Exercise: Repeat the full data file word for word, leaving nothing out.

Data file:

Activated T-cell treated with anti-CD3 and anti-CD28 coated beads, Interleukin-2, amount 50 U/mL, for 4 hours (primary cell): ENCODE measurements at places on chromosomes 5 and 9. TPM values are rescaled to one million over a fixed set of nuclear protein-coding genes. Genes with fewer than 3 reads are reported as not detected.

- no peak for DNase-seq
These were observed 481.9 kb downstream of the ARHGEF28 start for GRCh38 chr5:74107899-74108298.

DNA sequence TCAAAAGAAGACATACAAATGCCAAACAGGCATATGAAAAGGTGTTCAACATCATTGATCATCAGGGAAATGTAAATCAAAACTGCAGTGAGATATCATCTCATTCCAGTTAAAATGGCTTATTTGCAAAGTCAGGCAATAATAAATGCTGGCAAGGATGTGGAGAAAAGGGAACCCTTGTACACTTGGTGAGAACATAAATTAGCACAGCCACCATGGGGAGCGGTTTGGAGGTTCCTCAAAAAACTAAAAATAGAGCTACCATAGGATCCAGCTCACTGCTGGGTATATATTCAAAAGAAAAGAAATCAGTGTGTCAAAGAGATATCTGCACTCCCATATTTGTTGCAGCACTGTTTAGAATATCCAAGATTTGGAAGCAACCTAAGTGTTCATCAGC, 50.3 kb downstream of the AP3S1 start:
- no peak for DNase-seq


Activated T-cell treated with anti-CD3 and anti-CD28 coated beads, Interleukin-2, amount 50 U/mL, for 4 hours (primary cell): ENCODE measurements at places on chromosomes 5 and 9. TPM values are rescaled to one million over a fixed set of nuclear protein-coding genes. Genes with fewer than 3 reads are reported as not detected.

- no peak for DNase-seq
These were observed 481.9 kb downstream of the ARHGEF28 start for GRCh38 chr5:74107899-74108298.

DNA sequence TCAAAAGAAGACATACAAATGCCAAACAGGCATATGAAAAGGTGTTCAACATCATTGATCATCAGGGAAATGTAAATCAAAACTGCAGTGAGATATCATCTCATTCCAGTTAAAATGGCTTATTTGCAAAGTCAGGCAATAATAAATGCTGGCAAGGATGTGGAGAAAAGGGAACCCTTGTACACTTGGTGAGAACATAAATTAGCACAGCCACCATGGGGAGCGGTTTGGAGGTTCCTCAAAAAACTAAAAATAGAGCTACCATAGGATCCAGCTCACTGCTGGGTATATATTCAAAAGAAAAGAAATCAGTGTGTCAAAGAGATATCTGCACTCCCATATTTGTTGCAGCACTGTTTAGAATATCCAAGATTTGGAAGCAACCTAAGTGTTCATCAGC, 50.3 kb downstream of the AP3S1 start:
- no peak for DNase-seq